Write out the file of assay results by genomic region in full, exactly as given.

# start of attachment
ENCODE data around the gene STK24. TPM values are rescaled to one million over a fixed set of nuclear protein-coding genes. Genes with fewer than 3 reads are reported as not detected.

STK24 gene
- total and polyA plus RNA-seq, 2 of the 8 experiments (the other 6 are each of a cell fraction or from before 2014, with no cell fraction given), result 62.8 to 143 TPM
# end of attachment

ENCODE data around the gene STK24. TPM values are rescaled to one million over a fixed set of nuclear protein-coding genes. Genes with fewer than 3 reads are reported as not detected.

STK24 gene
- total and polyA plus RNA-seq, 2 of the 8 experiments (the other 6 are each of a cell fraction or from before 2014, with no cell fraction given), result 62.8 to 143 TPM